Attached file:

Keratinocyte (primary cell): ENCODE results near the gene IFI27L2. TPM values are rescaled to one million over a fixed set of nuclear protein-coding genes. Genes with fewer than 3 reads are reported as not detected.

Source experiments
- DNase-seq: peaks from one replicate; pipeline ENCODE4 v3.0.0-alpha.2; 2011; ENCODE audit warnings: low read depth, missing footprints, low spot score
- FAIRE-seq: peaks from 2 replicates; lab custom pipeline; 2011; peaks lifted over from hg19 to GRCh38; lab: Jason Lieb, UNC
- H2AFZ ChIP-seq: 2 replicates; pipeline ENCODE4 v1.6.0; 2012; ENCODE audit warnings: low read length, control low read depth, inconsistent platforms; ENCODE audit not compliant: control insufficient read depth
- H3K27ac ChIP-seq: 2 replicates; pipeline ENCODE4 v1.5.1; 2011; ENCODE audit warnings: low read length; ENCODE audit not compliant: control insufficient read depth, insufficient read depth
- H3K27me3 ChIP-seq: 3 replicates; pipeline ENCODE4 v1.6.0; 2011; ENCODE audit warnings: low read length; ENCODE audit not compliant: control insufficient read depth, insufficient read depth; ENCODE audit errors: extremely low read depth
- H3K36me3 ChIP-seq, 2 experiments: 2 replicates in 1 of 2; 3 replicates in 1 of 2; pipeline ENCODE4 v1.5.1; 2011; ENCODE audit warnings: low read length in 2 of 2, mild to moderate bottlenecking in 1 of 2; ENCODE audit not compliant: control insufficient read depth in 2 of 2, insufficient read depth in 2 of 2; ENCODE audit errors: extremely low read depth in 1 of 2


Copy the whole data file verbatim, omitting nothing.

Keratinocyte (primary cell): ENCODE results near the gene IFI27L2. TPM values are rescaled to one million over a fixed set of nuclear protein-coding genes. Genes with fewer than 3 reads are reported as not detected.

Source experiments
- DNase-seq: peaks from one replicate; pipeline ENCODE4 v3.0.0-alpha.2; 2011; ENCODE audit warnings: low read depth, missing footprints, low spot score
- FAIRE-seq: peaks from 2 replicates; lab custom pipeline; 2011; peaks lifted over from hg19 to GRCh38; lab: Jason Lieb, UNC
- H2AFZ ChIP-seq: 2 replicates; pipeline ENCODE4 v1.6.0; 2012; ENCODE audit warnings: low read length, control low read depth, inconsistent platforms; ENCODE audit not compliant: control insufficient read depth
- H3K27ac ChIP-seq: 2 replicates; pipeline ENCODE4 v1.5.1; 2011; ENCODE audit warnings: low read length; ENCODE audit not compliant: control insufficient read depth, insufficient read depth
- H3K27me3 ChIP-seq: 3 replicates; pipeline ENCODE4 v1.6.0; 2011; ENCODE audit warnings: low read length; ENCODE audit not compliant: control insufficient read depth, insufficient read depth; ENCODE audit errors: extremely low read depth
- H3K36me3 ChIP-seq, 2 experiments: 2 replicates in 1 of 2; 3 replicates in 1 of 2; pipeline ENCODE4 v1.5.1; 2011; ENCODE audit warnings: low read length in 2 of 2, mild to moderate bottlenecking in 1 of 2; ENCODE audit not compliant: control insufficient read depth in 2 of 2, insufficient read depth in 2 of 2; ENCODE audit errors: extremely low read depth in 1 of 2